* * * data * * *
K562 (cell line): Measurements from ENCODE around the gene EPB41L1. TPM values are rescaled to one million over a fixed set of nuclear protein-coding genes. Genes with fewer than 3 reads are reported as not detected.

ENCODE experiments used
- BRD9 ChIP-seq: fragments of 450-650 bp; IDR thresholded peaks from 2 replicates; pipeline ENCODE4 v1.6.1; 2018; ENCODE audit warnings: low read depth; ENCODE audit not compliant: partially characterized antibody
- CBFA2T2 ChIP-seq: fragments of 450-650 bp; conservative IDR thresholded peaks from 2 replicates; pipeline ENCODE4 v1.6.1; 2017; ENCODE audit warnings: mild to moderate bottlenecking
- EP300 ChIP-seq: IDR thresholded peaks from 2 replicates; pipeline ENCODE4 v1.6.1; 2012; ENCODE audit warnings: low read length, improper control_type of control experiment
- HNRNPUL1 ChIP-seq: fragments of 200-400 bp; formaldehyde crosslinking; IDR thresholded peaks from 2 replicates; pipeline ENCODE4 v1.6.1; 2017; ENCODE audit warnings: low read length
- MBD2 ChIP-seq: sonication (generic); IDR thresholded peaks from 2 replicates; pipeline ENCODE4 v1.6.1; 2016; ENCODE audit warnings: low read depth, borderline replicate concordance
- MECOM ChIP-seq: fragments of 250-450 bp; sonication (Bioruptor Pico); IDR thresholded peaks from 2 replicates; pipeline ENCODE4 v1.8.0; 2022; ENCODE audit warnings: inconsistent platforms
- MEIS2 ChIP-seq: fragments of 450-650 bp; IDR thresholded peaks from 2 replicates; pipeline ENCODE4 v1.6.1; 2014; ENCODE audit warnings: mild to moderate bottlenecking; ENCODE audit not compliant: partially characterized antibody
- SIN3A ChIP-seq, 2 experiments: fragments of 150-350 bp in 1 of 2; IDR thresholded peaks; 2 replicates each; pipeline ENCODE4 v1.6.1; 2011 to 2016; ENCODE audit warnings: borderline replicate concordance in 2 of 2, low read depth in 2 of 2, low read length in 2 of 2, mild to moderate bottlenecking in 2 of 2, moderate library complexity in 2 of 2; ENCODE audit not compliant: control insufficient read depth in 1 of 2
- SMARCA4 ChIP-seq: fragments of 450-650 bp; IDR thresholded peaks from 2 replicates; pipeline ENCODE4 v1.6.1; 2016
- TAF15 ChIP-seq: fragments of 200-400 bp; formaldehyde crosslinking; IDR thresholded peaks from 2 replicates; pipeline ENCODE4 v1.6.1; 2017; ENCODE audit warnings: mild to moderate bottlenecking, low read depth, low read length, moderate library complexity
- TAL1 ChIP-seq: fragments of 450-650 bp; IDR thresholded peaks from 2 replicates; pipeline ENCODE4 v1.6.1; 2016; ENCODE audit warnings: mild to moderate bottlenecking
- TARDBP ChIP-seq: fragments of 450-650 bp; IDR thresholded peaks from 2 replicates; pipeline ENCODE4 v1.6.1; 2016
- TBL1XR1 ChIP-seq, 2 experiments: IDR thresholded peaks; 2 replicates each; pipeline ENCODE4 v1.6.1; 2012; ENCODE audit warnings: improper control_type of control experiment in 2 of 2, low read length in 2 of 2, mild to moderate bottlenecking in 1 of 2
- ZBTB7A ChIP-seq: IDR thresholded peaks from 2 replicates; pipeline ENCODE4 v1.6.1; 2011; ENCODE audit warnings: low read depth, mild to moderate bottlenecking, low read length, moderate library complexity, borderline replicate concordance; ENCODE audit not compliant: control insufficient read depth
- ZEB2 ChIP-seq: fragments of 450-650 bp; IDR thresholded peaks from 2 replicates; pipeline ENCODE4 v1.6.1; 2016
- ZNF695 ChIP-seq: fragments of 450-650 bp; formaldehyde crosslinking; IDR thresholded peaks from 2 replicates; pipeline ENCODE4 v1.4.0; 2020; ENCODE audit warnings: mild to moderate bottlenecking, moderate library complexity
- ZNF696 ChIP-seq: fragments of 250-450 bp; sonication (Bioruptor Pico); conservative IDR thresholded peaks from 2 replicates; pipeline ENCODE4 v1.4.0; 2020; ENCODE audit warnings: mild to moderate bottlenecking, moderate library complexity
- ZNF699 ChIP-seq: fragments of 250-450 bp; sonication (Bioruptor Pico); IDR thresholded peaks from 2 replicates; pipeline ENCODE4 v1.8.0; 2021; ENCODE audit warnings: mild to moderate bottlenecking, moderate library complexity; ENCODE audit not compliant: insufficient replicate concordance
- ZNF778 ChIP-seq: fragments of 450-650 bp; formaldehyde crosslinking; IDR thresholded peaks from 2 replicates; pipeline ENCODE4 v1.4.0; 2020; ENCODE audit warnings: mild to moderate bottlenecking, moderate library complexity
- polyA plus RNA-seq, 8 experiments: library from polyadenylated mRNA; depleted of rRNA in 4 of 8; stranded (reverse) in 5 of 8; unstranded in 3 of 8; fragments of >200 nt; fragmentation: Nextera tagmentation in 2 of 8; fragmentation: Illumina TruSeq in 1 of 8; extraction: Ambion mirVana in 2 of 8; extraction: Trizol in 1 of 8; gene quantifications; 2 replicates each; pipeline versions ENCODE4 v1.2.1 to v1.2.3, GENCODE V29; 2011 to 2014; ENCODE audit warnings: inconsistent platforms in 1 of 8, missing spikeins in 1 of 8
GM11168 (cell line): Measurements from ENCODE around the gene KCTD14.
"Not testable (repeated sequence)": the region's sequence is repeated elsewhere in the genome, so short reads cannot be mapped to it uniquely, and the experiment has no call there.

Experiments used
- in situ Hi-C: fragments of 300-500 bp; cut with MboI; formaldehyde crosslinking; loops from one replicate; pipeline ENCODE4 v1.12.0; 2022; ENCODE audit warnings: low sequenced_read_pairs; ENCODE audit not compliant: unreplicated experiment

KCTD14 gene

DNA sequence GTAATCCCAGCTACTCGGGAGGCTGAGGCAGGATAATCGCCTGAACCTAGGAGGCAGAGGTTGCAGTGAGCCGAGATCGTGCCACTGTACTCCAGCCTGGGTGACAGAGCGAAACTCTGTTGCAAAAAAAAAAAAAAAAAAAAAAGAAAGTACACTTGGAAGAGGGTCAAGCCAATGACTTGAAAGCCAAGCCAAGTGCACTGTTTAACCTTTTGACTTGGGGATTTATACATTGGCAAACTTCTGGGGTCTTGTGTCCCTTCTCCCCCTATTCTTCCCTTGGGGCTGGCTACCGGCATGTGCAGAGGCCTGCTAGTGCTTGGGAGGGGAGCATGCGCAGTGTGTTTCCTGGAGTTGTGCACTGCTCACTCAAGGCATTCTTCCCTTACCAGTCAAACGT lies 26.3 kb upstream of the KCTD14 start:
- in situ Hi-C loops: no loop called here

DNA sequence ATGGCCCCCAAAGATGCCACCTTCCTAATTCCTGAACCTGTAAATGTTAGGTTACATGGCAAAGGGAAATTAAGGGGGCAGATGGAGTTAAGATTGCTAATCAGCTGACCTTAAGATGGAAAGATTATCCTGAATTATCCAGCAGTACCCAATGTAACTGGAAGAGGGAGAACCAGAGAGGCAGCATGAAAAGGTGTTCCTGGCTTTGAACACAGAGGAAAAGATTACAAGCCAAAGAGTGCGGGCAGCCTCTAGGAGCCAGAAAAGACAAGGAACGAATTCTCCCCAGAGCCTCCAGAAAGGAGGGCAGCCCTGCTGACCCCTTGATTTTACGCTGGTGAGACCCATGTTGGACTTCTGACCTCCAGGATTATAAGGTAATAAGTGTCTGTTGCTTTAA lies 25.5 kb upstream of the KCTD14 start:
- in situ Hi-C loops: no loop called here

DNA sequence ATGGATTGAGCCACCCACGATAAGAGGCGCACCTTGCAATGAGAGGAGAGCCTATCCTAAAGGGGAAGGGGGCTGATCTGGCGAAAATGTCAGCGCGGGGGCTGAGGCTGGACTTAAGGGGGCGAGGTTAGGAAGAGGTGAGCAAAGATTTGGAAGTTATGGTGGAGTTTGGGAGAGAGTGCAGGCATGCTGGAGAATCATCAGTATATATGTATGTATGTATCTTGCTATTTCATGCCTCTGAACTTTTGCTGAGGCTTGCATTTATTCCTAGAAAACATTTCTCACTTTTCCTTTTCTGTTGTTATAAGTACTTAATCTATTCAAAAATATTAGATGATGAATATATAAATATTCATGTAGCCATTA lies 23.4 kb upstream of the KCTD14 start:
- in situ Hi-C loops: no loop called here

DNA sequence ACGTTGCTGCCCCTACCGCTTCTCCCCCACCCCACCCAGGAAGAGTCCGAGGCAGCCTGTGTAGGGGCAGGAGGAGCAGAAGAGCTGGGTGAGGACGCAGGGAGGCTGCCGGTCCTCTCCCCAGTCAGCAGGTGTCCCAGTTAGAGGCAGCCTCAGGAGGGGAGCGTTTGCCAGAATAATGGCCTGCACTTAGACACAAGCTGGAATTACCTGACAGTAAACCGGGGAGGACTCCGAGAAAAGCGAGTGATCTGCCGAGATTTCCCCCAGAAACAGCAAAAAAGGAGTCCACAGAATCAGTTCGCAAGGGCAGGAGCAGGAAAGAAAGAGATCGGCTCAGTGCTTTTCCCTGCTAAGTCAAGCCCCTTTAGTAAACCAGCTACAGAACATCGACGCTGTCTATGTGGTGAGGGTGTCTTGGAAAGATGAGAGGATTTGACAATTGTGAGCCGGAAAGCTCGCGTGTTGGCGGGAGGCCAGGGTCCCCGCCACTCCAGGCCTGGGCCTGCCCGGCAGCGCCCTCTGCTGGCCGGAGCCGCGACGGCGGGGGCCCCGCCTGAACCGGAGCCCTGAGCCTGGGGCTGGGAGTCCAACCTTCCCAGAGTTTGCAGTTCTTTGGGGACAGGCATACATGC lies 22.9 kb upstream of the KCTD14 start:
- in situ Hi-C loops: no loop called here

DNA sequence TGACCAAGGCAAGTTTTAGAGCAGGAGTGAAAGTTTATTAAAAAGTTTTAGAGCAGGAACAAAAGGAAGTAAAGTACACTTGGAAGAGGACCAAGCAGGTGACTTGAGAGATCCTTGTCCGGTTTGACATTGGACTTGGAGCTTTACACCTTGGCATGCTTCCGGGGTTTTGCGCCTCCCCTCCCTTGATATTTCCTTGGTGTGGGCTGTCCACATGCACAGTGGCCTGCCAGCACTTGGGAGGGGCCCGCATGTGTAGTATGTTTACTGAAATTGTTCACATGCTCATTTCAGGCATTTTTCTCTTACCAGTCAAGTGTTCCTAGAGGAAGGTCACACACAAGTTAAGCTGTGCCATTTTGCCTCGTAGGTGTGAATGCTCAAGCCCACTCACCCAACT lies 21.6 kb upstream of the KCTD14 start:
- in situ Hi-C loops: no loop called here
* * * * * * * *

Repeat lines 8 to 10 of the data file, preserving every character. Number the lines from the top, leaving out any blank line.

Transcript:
- MECOM ChIP-seq: fragments of 250-450 bp; sonication (Bioruptor Pico); IDR thresholded peaks from 2 replicates; pipeline ENCODE4 v1.8.0; 2022; ENCODE audit warnings: inconsistent platforms
- MEIS2 ChIP-seq: fragments of 450-650 bp; IDR thresholded peaks from 2 replicates; pipeline ENCODE4 v1.6.1; 2014; ENCODE audit warnings: mild to moderate bottlenecking; ENCODE audit not compliant: partially characterized antibody
- SIN3A ChIP-seq, 2 experiments: fragments of 150-350 bp in 1 of 2; IDR thresholded peaks; 2 replicates each; pipeline ENCODE4 v1.6.1; 2011 to 2016; ENCODE audit warnings: borderline replicate concordance in 2 of 2, low read depth in 2 of 2, low read length in 2 of 2, mild to moderate bottlenecking in 2 of 2, moderate library complexity in 2 of 2; ENCODE audit not compliant: control insufficient read depth in 1 of 2